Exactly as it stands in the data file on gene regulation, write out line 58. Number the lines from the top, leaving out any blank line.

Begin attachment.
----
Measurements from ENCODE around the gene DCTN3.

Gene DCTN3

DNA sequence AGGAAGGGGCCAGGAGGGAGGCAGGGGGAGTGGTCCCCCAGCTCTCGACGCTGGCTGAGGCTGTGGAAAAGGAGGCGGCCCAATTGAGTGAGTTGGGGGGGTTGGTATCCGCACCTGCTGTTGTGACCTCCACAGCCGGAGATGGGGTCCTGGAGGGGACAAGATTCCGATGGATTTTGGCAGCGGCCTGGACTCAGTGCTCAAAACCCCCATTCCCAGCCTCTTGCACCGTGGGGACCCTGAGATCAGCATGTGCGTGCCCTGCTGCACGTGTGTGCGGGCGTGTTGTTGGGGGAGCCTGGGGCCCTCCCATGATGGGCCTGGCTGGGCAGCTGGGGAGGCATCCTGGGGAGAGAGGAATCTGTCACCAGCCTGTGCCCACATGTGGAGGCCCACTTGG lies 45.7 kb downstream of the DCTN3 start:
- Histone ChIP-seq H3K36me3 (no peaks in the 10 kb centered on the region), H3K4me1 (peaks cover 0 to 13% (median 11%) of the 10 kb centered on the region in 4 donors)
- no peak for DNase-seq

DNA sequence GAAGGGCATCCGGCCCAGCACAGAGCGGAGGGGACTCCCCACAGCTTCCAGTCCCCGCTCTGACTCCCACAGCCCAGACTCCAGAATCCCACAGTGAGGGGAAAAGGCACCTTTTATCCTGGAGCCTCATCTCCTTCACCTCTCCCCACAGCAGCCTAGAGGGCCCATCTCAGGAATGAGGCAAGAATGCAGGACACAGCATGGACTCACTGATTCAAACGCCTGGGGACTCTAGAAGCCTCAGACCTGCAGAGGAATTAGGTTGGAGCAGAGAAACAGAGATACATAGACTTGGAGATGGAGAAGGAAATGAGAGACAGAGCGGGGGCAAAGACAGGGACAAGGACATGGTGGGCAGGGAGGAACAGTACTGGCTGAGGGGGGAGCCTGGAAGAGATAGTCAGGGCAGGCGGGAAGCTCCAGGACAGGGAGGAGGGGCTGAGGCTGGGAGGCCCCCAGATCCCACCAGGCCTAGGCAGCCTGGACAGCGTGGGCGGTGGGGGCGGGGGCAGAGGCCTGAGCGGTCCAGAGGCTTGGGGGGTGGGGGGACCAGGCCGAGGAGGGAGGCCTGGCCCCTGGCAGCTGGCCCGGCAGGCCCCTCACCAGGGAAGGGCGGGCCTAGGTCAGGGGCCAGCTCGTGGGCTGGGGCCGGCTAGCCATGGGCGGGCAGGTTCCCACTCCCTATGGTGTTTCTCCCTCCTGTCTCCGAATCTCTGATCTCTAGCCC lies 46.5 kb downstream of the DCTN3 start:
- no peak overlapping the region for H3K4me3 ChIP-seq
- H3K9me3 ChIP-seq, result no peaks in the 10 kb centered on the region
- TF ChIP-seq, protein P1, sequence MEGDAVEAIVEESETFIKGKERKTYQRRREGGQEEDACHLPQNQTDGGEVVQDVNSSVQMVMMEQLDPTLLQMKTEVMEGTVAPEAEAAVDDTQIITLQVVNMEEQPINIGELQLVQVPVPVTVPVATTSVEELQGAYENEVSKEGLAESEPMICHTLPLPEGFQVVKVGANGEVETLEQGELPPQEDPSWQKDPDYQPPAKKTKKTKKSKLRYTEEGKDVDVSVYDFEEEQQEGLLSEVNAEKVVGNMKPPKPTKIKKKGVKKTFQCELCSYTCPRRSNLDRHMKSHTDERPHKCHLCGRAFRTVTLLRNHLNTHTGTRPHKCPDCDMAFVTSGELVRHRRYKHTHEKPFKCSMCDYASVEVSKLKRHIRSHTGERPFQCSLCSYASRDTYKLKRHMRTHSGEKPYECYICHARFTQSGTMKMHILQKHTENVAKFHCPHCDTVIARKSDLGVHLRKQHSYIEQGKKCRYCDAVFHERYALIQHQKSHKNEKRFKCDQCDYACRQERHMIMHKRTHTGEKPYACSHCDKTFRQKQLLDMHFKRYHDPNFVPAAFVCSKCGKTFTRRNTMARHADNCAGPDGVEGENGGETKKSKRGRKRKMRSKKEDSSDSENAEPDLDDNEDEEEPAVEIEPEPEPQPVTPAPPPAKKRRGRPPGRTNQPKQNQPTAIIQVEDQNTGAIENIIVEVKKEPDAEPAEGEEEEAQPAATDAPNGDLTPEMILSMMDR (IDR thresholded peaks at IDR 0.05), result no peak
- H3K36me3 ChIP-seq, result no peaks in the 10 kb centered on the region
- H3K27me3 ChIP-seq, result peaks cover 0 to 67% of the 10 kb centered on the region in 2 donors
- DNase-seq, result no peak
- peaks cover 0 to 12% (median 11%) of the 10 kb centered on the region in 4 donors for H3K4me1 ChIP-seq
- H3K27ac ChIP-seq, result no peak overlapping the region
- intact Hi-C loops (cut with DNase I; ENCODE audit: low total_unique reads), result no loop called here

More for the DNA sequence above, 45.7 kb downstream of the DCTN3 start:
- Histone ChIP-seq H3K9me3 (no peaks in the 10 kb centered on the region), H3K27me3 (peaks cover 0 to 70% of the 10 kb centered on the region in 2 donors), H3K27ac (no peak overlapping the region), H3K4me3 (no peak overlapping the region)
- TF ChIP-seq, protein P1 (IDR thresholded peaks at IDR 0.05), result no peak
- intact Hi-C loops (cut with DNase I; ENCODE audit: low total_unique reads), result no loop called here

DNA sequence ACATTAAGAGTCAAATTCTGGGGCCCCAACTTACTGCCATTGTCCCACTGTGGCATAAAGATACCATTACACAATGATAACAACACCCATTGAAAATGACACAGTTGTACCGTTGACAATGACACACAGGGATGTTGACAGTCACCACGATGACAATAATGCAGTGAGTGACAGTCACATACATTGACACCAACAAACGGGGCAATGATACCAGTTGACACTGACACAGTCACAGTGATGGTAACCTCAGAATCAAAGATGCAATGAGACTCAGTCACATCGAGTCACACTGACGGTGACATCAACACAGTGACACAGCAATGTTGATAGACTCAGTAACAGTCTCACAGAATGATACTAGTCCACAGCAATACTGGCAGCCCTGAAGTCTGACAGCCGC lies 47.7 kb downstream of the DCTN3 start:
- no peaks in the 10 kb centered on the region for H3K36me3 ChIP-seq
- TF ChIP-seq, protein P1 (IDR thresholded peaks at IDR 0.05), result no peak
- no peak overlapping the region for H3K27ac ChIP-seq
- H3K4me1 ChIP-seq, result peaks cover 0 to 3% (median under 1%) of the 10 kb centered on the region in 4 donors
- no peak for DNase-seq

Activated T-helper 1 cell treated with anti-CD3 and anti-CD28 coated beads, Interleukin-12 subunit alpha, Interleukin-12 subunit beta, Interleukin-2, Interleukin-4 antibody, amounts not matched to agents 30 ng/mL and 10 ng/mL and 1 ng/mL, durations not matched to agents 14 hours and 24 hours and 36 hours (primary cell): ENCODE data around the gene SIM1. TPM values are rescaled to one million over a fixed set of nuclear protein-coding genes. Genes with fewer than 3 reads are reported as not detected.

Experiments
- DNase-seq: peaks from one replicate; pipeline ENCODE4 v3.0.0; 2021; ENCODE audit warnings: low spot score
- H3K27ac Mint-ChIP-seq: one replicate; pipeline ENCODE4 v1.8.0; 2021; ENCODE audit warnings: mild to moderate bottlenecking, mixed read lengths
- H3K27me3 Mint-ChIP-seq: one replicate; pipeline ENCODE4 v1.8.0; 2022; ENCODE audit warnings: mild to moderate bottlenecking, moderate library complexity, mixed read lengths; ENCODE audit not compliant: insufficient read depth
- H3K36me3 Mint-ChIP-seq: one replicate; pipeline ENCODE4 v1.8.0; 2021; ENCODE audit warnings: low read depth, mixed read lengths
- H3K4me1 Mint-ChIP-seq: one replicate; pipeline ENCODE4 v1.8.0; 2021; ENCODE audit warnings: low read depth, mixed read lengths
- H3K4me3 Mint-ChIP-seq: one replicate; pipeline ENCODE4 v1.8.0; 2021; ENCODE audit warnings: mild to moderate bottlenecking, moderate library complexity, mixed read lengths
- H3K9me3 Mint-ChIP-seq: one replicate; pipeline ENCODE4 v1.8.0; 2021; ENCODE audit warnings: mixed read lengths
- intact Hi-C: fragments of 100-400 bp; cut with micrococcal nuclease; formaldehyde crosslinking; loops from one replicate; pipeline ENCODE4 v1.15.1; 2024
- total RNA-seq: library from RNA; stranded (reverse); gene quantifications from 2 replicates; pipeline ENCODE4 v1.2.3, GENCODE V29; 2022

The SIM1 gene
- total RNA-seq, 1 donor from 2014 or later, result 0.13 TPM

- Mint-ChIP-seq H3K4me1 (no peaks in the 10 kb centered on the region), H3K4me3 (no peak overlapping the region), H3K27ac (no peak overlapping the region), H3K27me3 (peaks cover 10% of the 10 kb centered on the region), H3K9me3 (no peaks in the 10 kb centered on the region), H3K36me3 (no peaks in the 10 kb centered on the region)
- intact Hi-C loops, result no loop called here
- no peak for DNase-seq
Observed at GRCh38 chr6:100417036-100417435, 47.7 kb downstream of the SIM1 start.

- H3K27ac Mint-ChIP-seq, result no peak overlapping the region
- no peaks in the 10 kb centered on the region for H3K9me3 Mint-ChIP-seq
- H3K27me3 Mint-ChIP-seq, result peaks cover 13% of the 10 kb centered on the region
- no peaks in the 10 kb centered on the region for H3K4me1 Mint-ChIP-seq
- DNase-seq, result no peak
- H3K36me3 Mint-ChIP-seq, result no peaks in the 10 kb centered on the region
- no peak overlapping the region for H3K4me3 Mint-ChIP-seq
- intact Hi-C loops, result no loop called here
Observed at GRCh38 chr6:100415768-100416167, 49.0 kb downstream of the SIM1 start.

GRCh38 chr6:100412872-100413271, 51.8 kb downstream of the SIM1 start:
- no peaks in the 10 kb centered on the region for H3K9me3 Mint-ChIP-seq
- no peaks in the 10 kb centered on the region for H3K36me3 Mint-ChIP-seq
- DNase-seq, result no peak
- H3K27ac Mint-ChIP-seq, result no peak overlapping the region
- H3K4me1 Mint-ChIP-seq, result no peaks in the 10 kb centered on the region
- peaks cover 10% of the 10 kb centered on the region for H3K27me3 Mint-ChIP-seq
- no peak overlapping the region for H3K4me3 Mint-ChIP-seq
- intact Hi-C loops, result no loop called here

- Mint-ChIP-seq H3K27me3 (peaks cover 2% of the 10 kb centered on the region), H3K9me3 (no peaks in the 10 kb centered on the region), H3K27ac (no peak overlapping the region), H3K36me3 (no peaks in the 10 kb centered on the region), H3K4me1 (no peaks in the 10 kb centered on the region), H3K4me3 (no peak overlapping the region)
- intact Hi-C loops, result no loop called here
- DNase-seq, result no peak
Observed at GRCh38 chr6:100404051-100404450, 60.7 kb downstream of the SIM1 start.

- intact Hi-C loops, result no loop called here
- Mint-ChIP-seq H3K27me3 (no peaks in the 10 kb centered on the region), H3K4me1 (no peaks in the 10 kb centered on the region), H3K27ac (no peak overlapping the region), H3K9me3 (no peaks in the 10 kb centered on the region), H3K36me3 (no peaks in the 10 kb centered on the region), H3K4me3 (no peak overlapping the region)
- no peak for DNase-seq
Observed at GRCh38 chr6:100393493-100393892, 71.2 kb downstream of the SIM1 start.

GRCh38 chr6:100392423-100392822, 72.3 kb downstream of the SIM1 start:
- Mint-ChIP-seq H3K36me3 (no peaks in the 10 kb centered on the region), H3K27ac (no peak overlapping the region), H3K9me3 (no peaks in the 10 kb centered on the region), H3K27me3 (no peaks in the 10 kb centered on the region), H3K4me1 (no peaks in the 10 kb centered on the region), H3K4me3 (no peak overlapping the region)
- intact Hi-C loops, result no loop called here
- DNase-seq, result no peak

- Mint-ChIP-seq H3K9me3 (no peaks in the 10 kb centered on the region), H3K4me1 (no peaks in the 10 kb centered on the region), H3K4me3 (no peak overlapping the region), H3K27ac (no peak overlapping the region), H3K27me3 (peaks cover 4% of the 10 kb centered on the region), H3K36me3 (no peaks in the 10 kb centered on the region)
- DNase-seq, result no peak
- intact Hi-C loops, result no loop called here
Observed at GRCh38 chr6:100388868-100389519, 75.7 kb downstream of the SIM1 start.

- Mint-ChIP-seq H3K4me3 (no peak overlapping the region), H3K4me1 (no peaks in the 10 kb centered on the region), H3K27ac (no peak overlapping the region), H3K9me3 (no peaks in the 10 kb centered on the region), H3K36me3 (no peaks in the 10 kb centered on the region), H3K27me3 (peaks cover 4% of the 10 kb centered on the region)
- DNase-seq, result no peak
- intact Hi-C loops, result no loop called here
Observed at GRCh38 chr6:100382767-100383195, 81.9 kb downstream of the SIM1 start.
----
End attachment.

- peaks cover 10% of the 10 kb centered on the region for H3K27me3 Mint-ChIP-seq